Is exercising a taxable benefit?
Judging by the crowd at my gym this past week, getting fit seems to be a priority for many this January.
Some employers provide either full or subsidized health club memberships to their employees, while others have on-site gyms where employees can work out.
The perennial tax question surrounding this perk is whether the value of a gym membership you receive from your employer is considered a taxable benefit.
The Canada Revenue Agency has traditionally viewed the provision of recreational facilities by an employer as a taxable benefit in cases where the employer "pays, reimburses or subsidizes" the cost of the employee's gym membership.
There are, however, some exceptions. The CRA will generally turn a blind eye and not assess a benefit when an employer either provides an in-house recreational facility or pays for a third-party health club (where the employer holds the membership), as long as the facility or membership is available to all employees. This exception can apply even if your employer charges you a nominal fee for the use of the facilities.
In addition, the CRA has stated the value of such a benefit is non-taxable if "it can be clearly shown that membership in a club or recreational facility is principally for [the employer's] advantage rather than the employee's." The onus is both on the employer and employee to prove that the membership is primarily to the employer's advantage.
It is this last exception that has given rise to questions and confusion. What does "to the employer's advantage" mean?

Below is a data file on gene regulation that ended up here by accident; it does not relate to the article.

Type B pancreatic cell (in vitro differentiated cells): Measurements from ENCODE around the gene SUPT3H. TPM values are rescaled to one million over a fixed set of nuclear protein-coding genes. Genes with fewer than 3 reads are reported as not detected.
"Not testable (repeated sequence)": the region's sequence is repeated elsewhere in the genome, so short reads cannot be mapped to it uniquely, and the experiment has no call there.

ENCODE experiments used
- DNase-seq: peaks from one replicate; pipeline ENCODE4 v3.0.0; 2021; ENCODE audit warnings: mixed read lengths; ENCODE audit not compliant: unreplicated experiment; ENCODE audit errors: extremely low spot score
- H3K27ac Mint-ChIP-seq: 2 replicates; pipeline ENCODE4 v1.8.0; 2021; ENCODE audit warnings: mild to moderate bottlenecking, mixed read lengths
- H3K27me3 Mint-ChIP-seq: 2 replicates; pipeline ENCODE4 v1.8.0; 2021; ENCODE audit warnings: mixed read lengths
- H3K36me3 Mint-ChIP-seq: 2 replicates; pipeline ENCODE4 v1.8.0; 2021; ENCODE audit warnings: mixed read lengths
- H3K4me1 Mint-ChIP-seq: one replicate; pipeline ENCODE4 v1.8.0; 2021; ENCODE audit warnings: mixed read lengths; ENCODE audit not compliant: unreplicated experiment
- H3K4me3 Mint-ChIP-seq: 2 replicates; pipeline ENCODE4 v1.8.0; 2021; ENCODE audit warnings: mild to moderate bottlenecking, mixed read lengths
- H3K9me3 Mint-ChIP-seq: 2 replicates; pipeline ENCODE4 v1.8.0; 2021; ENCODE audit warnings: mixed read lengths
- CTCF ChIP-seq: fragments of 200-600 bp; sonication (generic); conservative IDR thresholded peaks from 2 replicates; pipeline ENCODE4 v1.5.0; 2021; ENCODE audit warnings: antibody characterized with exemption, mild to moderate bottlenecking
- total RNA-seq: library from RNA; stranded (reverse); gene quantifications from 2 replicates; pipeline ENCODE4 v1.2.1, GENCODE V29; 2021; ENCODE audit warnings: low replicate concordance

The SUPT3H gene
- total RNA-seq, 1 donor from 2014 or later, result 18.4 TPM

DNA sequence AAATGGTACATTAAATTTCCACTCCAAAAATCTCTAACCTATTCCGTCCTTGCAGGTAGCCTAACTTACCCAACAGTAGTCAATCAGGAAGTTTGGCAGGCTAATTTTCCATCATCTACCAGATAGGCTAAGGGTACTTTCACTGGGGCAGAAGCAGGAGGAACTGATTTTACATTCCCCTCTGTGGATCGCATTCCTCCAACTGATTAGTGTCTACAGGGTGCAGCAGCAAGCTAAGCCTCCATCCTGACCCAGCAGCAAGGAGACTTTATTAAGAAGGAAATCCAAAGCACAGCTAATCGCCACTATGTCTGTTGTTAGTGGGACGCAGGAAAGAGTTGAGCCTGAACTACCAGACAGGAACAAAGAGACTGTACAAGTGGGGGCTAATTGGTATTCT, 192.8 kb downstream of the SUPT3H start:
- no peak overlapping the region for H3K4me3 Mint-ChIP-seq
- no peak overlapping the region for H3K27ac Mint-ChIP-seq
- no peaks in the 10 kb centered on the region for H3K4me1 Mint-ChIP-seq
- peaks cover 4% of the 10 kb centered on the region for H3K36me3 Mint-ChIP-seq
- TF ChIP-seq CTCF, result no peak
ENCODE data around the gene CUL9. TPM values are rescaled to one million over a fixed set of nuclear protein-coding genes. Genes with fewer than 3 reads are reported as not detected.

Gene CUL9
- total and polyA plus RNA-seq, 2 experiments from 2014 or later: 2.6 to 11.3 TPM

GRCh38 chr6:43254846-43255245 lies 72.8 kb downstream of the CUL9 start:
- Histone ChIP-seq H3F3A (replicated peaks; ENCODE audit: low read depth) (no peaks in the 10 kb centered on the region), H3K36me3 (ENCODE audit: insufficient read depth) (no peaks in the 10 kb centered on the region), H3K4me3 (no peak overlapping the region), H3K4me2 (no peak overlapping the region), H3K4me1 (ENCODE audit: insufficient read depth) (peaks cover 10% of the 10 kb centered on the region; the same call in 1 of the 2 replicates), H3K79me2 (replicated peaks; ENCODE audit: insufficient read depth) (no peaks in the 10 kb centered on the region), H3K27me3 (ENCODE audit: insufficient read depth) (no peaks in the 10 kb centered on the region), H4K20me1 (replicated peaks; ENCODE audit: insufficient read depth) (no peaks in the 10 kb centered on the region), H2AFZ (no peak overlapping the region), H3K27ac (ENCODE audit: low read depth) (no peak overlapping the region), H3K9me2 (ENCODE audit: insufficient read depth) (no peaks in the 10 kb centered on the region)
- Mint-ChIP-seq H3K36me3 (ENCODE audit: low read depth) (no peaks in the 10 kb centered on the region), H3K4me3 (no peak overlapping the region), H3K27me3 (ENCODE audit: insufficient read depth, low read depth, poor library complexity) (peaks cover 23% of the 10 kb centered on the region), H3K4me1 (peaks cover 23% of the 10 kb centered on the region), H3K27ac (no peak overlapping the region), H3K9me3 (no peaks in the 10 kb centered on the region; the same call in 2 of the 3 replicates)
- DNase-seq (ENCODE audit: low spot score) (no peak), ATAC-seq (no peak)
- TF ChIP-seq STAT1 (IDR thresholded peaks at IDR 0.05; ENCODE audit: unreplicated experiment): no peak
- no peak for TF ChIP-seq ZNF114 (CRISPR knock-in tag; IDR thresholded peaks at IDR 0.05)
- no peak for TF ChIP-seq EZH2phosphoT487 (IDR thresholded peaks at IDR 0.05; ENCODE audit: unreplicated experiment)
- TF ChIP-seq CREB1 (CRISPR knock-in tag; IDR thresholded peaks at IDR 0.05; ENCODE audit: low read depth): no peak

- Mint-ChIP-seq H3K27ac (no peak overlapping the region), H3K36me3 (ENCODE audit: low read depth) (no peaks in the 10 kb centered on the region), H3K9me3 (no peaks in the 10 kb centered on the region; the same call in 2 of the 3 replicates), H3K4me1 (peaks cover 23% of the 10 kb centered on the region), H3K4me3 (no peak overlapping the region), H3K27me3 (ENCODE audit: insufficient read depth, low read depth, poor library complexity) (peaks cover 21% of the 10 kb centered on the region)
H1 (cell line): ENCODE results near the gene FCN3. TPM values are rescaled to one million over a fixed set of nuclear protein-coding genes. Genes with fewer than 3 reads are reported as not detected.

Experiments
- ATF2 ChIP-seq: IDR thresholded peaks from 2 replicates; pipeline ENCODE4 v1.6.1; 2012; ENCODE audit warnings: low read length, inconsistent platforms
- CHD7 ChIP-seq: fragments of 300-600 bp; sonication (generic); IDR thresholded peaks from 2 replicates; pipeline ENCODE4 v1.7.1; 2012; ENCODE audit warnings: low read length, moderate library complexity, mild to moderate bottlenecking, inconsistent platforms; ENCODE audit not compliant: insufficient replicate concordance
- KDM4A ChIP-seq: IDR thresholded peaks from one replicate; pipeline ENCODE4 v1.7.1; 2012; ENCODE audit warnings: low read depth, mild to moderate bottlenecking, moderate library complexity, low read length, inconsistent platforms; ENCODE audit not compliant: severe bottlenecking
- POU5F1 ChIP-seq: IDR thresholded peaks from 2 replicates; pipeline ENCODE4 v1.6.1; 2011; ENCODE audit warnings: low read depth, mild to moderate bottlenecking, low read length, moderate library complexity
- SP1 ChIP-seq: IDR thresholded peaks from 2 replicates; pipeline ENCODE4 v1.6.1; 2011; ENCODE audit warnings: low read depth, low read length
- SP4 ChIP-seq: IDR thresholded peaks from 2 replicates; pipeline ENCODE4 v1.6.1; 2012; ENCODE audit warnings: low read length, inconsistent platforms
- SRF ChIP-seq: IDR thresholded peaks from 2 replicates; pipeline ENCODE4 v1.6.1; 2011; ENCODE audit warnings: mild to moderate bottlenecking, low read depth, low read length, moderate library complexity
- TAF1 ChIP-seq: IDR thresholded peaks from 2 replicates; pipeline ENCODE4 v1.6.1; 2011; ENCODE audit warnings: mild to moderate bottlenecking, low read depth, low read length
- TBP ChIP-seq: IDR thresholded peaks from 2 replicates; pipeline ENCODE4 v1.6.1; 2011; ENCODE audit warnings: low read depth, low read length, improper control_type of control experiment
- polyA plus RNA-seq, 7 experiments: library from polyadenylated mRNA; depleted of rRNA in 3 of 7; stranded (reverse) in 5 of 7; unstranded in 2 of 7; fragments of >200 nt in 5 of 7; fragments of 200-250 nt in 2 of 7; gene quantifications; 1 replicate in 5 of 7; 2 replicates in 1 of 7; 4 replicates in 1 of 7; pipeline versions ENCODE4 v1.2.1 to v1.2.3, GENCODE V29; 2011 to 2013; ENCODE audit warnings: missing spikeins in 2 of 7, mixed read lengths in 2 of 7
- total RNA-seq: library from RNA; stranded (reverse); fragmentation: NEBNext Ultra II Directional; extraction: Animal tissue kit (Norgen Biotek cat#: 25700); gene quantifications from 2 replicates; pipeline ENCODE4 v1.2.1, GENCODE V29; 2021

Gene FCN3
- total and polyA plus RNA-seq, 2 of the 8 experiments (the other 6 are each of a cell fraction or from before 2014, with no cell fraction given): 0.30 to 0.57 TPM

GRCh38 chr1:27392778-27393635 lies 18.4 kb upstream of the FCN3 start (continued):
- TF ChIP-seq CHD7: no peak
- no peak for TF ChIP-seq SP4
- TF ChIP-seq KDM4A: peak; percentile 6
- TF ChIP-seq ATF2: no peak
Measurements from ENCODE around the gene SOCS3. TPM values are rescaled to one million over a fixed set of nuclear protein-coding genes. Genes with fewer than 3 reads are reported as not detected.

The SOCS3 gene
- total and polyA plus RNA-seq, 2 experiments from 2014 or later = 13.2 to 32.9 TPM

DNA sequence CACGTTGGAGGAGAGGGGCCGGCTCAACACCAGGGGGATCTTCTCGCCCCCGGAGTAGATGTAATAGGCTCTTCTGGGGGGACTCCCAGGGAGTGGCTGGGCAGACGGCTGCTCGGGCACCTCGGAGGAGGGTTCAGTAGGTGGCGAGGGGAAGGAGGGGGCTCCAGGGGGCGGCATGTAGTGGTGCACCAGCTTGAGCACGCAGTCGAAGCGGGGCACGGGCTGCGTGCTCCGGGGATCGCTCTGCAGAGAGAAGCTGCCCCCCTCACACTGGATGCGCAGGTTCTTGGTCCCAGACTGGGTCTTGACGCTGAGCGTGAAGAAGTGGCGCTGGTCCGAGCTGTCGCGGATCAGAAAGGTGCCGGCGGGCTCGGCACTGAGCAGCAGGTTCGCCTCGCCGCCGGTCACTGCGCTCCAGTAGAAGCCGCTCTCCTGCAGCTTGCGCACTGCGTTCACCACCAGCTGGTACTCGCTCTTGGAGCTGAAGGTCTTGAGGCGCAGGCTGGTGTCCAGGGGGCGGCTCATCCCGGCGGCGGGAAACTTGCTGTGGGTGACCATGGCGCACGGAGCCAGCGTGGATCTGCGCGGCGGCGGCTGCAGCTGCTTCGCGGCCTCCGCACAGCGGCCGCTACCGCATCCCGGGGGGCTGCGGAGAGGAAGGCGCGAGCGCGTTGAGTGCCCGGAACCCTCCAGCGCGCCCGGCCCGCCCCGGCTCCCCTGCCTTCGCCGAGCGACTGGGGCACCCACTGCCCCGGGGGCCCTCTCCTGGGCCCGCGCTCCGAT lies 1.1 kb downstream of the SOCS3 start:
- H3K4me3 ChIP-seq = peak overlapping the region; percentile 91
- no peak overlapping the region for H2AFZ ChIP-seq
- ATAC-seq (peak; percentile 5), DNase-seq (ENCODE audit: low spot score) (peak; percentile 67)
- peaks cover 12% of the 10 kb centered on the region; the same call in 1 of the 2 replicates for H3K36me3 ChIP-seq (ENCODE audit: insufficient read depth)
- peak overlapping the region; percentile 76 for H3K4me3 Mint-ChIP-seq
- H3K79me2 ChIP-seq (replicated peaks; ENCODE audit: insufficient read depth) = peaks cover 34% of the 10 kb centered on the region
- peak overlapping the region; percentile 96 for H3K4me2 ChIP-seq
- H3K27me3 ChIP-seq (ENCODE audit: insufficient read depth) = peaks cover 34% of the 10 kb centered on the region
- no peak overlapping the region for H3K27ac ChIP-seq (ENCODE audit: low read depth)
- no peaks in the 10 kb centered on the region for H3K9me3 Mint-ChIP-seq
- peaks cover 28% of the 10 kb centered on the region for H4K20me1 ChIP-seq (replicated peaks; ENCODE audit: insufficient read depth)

A number of years ago a taxpayer wrote to the CRA arguing that the primary beneficiary of an employer-provided gym membership is the employer since the employee's good health can mean reduced stress and disability leave.
Unfortunately, the CRA didn't buy that argument and replied that "indirect benefits" to the employer, such as the employee being healthier and better able to perform his or her duties as a result of utilizing the club's facilities, is considered to be "primarily of benefit to the employee" and therefore, such a membership would be considered a taxable benefit.
On the other hand, last summer the CRA commented that if employees are required to maintain above-average fitness levels to be able to properly perform their duties, then employer-paid membership in a gym would not be taxable. The primary beneficiary in that case would be the employer.
Believe it or not, these issues do sometimes end up in court. For example, a 2004 tax case involved an employee who had his squash club dues paid for by his company. He argued that his membership was used to promote new business and entertain clients and therefore, no taxable benefit should be assessed. The judge disagreed and sided with the CRA in concluding that 75% of the fees should properly be considered a taxable benefit.